Consider the performance of the device during one operation cycle of the distributor 6. This cycle pertains to events taking place at one square of the chessboard 1. At the moment a pulse appears at the first output of the distributor 6, the distributor 7 is switched over (to energize the subsequent cell 2 of the chessboard 1) while the counter 20 and the check trigger 21 are reset to initial (zero-state) positions via the logical element 22 OR-to-NOT. Then, 156.25 microsecs later a pulse appears at the second output of the distributor 6. At the same time the generator 19 produces a rectangular pulse whose duration is 8 microsecs. This pulse passes through the coincidence circuit AND-to-NOT of the respective cell 2 (F162) of the chessboard and excites the coil 36 of the given cell 2. If, at this particular moment, the square above the given coil 36 is occupied by a chessman the oscillating circuit 39 of the latter will receive an impact excitation pulse and the circuit 39 will start generating damped oscillations at its proper frequency, i.e. at the frequency to which it is tuned and which is allocated to the category of a given chessman. After the excitation pulse passes through the inductance coil 36 the latter will start receiving damped oscillations produced by the oscillating circuit 39. These oscillations will be fed via the decoupling diode 38 to the input of the amplifier 13. After amplification they are applied to the shaper 15 (F161) which converts them into peaked pulses fed via the double-input coin cidence circuit 28 AND-to-NOT to the complementing input of the counter 211, the input of the counter 20 being in the state of conduction during the calibrated time interval (156.25 microsecs). This time interval accommodates a whole number of cycles of oscillations produced by any of the 12 oscillating circuits 39 (F162) in the chessmen. The time interval during which the coincidence circuit 22 (1 16.1) can conduct pulses from the shaper 15 to the counter 20 is determined by the time interval during which the trigger 18 is in the-l-state position. This time interval, in its turn, depends on the length of the pulse appearing at the second output of the distributor 6 (l56.25 microsecs). But the moments of the start and finish of the l-state in the trigger 18 are, however, shifted with respect to those of the leading and trailing edges of the pulse appearing at the second output of the distributor 6. This time shift is determined by the delay element 17 and is selected to be 14 microsecs so as to prevent the excitation pulse produced by the pulse generator 19 from reaching the input of the counter 26.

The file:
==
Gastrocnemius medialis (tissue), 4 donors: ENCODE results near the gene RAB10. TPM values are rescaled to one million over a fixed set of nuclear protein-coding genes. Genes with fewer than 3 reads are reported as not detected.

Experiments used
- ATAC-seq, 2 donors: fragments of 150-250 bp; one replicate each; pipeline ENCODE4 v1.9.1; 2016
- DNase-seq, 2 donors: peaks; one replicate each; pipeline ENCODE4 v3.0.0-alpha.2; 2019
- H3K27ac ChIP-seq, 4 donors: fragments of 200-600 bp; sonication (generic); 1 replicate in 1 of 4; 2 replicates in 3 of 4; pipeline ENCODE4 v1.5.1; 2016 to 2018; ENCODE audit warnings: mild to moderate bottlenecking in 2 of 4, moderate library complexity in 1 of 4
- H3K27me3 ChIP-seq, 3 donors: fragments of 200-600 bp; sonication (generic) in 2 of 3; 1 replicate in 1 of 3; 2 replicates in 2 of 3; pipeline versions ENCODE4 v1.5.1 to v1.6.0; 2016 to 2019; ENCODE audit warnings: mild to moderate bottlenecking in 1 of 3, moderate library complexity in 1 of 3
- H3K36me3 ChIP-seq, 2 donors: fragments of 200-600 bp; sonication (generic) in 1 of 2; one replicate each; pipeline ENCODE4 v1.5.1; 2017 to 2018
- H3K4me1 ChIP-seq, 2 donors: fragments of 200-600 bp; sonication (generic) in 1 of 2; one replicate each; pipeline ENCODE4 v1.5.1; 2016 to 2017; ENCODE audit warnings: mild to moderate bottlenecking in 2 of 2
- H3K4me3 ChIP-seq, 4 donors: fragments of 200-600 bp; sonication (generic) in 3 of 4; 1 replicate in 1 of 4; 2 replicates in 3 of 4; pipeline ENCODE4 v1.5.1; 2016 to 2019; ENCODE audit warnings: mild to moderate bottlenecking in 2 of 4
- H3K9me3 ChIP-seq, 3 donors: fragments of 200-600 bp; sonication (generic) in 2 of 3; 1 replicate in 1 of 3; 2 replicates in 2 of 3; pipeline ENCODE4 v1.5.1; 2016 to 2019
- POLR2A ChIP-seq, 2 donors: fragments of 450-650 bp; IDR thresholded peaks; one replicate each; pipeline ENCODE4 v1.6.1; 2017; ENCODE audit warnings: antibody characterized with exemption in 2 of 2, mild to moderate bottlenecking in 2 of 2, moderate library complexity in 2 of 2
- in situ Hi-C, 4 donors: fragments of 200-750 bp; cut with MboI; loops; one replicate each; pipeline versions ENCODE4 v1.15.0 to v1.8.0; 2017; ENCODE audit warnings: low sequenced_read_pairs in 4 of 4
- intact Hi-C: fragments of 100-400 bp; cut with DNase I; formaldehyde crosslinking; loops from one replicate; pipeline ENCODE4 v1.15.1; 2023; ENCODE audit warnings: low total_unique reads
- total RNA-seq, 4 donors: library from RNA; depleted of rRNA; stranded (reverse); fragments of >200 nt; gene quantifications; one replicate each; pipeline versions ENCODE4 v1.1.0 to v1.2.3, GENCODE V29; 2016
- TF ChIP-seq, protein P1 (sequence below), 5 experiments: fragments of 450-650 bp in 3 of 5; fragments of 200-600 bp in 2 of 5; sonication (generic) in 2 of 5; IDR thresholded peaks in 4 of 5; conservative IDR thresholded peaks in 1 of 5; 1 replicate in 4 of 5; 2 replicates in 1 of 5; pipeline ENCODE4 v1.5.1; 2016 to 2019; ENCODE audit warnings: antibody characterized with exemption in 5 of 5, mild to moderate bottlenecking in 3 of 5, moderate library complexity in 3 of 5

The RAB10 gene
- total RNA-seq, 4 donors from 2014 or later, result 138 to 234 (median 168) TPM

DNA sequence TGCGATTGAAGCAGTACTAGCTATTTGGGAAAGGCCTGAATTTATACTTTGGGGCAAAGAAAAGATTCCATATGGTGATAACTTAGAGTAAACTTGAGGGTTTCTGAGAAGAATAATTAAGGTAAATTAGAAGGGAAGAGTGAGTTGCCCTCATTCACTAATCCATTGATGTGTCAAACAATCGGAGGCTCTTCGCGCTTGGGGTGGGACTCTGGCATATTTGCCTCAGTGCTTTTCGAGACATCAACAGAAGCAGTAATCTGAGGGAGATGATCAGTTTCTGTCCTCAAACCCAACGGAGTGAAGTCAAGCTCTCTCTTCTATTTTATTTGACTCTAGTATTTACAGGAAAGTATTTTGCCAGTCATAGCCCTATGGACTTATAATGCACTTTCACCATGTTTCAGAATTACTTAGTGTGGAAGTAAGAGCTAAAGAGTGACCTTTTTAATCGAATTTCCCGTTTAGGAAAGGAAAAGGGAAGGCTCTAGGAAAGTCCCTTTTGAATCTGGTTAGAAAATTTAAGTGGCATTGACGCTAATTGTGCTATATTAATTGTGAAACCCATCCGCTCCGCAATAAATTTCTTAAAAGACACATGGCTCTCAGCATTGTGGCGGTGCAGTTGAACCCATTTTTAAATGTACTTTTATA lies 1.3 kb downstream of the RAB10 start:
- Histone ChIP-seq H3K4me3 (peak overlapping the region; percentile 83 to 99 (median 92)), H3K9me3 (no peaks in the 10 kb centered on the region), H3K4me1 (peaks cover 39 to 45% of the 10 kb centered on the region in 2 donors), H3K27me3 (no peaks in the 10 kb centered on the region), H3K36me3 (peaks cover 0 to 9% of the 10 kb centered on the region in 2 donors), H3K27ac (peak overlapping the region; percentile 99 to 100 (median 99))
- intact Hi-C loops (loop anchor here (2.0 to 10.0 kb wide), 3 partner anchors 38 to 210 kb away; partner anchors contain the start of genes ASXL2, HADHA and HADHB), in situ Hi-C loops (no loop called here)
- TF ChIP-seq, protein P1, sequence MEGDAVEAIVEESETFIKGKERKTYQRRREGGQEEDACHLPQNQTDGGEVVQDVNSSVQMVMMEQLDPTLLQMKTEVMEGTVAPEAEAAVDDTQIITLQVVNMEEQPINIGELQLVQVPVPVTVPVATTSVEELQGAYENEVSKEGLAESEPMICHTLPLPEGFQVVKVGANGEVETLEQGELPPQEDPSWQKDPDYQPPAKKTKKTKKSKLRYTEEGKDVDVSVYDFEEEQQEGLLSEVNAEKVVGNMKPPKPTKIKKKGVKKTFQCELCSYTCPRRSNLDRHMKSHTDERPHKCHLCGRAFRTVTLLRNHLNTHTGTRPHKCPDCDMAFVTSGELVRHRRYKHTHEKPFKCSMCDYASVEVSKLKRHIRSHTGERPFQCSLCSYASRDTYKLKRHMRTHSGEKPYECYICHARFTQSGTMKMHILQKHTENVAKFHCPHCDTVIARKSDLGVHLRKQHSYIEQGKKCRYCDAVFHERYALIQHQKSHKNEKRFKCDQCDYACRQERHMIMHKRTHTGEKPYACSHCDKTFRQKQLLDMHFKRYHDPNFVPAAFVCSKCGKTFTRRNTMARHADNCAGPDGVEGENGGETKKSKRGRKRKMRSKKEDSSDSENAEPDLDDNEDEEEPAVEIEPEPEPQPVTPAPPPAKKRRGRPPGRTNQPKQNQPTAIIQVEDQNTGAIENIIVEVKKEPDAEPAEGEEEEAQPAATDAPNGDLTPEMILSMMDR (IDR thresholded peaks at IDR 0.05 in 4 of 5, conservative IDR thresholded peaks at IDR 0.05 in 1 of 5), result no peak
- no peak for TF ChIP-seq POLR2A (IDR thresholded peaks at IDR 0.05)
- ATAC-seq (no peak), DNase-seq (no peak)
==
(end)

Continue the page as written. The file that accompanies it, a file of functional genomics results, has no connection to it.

' When 14 microsecs later (due to the delay element 17) a pulse appears at the third output of the distributor 6 the trigger 18 will be reset to the O-state. At the same time the input of the counter 20 becomes blocked by the double input coincidence circuit 28 AND-to- NOT while the input of the check trigger 21 becomes unblocked by the three-input coincidence circuit 28 AND-to-NOT and remains in this state until the end of the pulse at the third output of the distributor 6. The fact that during this time interval the input of the check trigger 21 receives no pulses from the shaper l indicates a high degree of probability that the counter has failed to register all cycles of the oscillations from the oscillating circuit 39 (FIG.2) due to insufficient inductive coupling between the oscillating circuit 39 and the coil 36 (the chessman has been placed far from the center of the square on the chessboard). In order to make it impossible for the image of another chessman (whose category has been alloted another, i.e., lower frequency) to appear on the respective square of the demonstration panel 3 (F161) the counter 20 will be driven to the O-state as soon as the seventh output of the distributor 6 receives a pulse arriving via the logical element 22 OR-to-NOT and the coincidence circuit 32. The respective actuating unit 4 of the demonstration panel 3 will receive information that there is no chessman on the given square of the chessboard. In case the input of the check trigger 21 receives at least one pulse from the shaper 15, the trigger 21 will switch over the l-state, thus blocking the reset input of the counter 20 via the coincidence circuit 32, and the name of the respective chessman will be transferred to the corresponding actuating unit of the demonstration panel 3. As it has been pointed out above, pulses appearing at the fourth, the fifth and the sixth outputs of the distributor 6 are not used in the device. When a pulse appears at the seventh output of the distributor 6 the output of the respective coincidence circuit 11 AND-to-NOT will produce a positive pulse 625 microsecs long which arrives to the emitter of the switching transistor 40 (FIG.3) of the respective actuating unit 4 (FIG.1) of the demonstration panel 3 and, since its base has already been fed with a negative signal from the output of the distributor 7, the transistor (FIG.3) will start conducting. Thus, transistors 46 of the given actuating unit 4 (FIG.1) appear to be prepared for operation. Here it must be noted that it is only now that the signal from one of the thirteen outputs of the decoder of the counter 20 can bring the respective thyristor 45 to conduction arriving to it via the corresponding transistor 46 (F163). But at the moment when the counter 20 (FIG.1) performs the actual counting and when its outputs produce in succession negative signals, the latter can not reach the control electrodes of the thyristors 45 (FlG.3) since the transistor 40 is cut-off. However, the arrival of a positive pulse to the emitter of the transistor 40 will not drive the respective thyristor 45 to conduction immediately, since it is necessary to cut-off one of the thyristors 45 which has earlier been conducting. This is accomplished with the help of an RC-network having a time constant of 250-300 microsecs which is connected to the input of the emitter follower 41 and comprises a capacitor 42 and the resistance of the cathode follower. When fed with a positive pulse from the transistor 40 the RC-network differentiates it and drives the emitter follower 41 to cut-off which, in its turn, brings the transistor 43 to cut-off. Thus, the current that has been flowing through the conducting thyristor 45 is discontinued and the thyristor is cut-off. Driven to cut-off after the emitter follower 41 are the transistor 43 and the respective thyristor 45 (one out of thirteen) which 250-300 microsecs later start conducting again. The thyristor in this case will be either the one that corresponds to another chessman (if the chessman on the respective square of the chessboard has been replaced by another piece within the time interval between the previous and the present interrogation), or it will be the same device (if the chess play situation on the given square of the board has remained unchanged).